Military helicopters lifted four European hostages from a southern Philippine jungle Saturday in a dramatic end to their 140 days of captivity at the hands of extremist Muslim rebels.
Government negotiators called in the helicopters following a bloody ambush of two go-betweens en route to remote Jolo island. One of the go-betweens' bodyguards was killed and eight others were wounded in the attack, negotiators said. Many civilians were also injured, they said.
"This was a really very challenging day," said chief negotiator Robert Aventajado. "It was like going through the eye of a needle. At least at the end of the day we ended up successful."
The tourists' flight to freedom came after they were released by the Abu Sayyaf rebels, who say they are fighting for an independent Islamic state in the mostly Roman Catholic Philippines.
The Abu Sayyaf still have 16 hostages, including two French journalists, 13 Filipinos and an American, who was being held by a separate faction of the group.
Negotiators said rising violence on Jolo and growing tensions within the Abu Sayyaf over the sharing of millions of dollars in ransom are likely to complicate efforts to gain the French journalists' release.
The gaunt former captives beamed Saturday as they stepped from their helicopters in Zamboanga, where they were presented to their ambassadors.
The youngest hostage, German Marc Wallert, 27, raised both arms as he disembarked.
"It feels great of course," said Wallert, whose mother and father were released earlier.
Wallert said his 20 weeks in captivity were "hell" and he had doubted until the last minute that his release would happen.
"The day was indescribably dramatic," Wallert said. When a car came to take him and three other hostages to freedom, "I was expecting we were just being moved to a new camp," he said.
In Germany, Wallert's parents rejoiced when told of his release.
"This is the happiest day of my life," his father, teacher Werner Wallert, said. "But I'll only believe he's free when I see him at the helicopter."
Besides Wallert, Stephane Loisy of France and Finns Risto Vahanen and Seppo Juhani Franti were released Saturday. All were kidnapped April 23 from Malaysia's Sipadan diving resort.
The former hostages were to spend the night in Cebu before flying to the Libyan capital of Tripoli aboard a Libyan plane.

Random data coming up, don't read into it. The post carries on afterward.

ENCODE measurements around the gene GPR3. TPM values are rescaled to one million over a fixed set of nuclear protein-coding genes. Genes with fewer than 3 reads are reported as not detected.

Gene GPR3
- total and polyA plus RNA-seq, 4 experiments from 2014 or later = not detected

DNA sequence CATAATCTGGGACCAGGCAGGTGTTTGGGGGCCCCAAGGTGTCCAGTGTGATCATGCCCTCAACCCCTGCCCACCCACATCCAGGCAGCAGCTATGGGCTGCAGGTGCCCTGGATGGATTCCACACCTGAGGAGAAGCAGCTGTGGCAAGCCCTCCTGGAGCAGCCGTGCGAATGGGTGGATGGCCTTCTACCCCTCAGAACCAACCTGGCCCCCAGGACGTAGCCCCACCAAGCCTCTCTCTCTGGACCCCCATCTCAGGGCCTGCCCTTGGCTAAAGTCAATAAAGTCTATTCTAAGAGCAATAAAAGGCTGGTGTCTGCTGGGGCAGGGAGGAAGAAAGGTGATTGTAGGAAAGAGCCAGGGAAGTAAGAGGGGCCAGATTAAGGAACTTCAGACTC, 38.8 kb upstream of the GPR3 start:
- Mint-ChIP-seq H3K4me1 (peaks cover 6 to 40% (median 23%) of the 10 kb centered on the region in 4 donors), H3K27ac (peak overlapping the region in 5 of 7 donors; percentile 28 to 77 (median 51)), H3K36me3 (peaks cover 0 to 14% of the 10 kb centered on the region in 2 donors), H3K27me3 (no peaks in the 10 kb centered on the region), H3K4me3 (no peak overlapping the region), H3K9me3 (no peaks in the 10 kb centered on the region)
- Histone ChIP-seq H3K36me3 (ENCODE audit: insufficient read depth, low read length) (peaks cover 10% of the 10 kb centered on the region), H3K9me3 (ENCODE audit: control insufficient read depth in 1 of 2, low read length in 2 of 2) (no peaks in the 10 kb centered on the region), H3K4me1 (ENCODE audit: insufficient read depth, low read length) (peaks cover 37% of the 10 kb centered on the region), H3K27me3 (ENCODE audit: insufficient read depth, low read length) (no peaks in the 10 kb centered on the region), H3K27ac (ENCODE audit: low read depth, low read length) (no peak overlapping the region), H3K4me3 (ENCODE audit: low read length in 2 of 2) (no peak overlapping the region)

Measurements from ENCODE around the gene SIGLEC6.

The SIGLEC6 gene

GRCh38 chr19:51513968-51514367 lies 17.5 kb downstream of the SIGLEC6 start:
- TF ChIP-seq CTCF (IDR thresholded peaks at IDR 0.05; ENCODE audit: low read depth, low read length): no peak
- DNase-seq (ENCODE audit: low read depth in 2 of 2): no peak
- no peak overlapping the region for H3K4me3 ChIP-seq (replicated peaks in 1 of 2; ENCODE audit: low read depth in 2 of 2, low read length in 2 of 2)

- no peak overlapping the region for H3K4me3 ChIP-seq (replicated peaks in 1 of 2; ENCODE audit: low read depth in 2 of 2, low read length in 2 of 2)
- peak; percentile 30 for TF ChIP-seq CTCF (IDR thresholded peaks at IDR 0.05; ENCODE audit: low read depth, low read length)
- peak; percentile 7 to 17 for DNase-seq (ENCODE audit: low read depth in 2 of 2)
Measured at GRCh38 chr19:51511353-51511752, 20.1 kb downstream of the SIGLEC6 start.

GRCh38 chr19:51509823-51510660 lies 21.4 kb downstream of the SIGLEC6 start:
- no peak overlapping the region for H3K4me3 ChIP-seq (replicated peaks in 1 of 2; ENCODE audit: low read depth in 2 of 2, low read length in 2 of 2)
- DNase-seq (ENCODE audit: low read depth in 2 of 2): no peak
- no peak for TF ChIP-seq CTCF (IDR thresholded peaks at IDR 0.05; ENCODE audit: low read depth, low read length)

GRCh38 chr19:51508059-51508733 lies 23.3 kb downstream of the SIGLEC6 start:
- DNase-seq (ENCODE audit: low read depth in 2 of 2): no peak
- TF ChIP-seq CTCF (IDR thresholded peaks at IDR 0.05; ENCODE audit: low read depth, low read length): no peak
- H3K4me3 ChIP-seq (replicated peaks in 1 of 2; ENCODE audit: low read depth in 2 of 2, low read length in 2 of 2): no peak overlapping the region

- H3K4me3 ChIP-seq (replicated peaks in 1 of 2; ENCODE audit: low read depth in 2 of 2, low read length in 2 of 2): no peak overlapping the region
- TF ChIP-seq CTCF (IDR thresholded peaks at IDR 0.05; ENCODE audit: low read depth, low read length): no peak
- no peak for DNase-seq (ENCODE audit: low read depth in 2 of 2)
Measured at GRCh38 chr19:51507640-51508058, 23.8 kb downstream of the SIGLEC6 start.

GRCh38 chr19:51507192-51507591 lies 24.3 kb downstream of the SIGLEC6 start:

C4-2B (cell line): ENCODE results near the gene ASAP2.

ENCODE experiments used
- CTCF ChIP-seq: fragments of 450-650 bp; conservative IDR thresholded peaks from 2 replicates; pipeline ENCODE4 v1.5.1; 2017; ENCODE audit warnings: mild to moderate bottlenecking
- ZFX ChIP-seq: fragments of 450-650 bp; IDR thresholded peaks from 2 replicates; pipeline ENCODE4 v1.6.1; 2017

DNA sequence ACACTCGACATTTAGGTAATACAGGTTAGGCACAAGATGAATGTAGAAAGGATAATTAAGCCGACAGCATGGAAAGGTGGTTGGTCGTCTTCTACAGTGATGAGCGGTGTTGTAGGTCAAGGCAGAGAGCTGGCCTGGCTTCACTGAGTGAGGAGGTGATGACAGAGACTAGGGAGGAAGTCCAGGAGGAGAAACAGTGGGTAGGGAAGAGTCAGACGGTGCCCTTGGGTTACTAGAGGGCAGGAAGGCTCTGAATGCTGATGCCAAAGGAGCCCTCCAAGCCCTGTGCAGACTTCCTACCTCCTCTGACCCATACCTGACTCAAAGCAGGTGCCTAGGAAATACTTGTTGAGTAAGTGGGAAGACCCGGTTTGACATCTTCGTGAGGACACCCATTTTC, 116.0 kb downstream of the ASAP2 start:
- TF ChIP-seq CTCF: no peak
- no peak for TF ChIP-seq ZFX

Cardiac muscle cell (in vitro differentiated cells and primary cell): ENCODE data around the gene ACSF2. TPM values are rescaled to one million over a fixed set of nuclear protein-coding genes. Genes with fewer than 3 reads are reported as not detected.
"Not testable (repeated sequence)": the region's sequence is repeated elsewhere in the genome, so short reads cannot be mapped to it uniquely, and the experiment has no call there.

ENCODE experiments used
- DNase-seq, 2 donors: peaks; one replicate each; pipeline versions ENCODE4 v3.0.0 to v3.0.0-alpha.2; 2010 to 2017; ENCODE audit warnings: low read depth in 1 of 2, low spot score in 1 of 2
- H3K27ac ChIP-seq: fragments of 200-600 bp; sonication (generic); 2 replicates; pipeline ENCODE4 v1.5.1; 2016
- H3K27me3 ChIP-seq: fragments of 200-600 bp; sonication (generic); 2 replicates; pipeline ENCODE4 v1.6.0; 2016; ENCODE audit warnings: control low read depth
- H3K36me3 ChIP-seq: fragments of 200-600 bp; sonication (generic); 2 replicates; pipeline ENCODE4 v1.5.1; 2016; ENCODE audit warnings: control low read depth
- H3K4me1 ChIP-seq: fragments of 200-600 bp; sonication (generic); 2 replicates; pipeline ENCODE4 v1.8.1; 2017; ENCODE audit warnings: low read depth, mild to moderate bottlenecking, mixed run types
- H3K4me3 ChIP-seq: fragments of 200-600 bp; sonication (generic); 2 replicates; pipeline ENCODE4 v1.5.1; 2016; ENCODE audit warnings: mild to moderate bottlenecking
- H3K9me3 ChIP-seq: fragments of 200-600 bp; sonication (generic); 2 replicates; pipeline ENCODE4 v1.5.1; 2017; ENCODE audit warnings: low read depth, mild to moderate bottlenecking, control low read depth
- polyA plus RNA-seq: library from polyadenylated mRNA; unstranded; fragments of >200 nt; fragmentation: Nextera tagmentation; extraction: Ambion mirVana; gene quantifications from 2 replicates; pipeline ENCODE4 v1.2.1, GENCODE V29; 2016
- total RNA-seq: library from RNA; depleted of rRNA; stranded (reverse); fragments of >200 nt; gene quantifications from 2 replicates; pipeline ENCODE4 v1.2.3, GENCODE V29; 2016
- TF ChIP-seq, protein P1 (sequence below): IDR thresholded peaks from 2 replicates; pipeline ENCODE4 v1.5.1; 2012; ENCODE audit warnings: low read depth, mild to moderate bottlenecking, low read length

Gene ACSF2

In Libya, two celebrations were planned, the first at Tripoli airport and the second elsewhere in the Libyan capital, said Saleh Abdel Salam, a member of the Gadhafi International Association for Charitable Organization.
The organization, which played a leading role in the negotiations, paid $1-million for the freedom of each of the hostages, negotiators said. An earlier group of released hostages also flew to Libya.
But not all of the former captives were happy about the trip.
"I don't like that I have to become this kind of clown yet again in Tripoli," Franti said. "I want to go home to take care of my life. I have spent half a year in that hell and in constant fear of death. The past five months have made me older than 10 years would have in normal conditions."
Libya, which reportedly paid $6-million 10 days ago for the release of six other hostages, has resisted paying for the French journalists still in captivity, saying their company should foot the bill.
French President Jacques Chirac, speaking by telephone with the families of Jean-Jacques Le Garrec and Roland Madura, reaffirmed "France's determination to obtain their freedom as soon as possible," the presidential palace said.
"I feel happiness and also sorrow for those who were left behind," Vahanen said. "Mentally it has been really straining. Luckily no one committed suicide, but it was not far away."
German Chancellor Gerhard Schroeder voiced relief and thanked Libya for its efforts to win the hostages' release.
"It proved right that the German government insisted on a peaceful solution. Our patience was rewarded," he said.
On Friday, Ghalib "Robot" Andang, the leader of the rebel faction holding the hostages, backed out of a promise to free all of the Europeans, instead offering only three. Government negotiators refused, canceling the release.
Andang was worried about an assault if all the foreign hostages are freed, Aventajado said. Aventajado said he told Andang an attack was unlikely as long as the rebels are holding a group of 12 Filipino Christian evangelists.
The evangelists were seized in early July when they visited the camp to pray for the hostages.
A separate faction is holding an American, Jeffrey Schilling, who was kidnapped Aug. 28.
Schilling, 24, a Muslim convert from Oakland, Calif., was seized when he visited a rebel camp with his Filipino Muslim wife, Ivi Osani.
The rebels have not announced demands for Schilling's release, although Sabaya has privately demanded $10-million.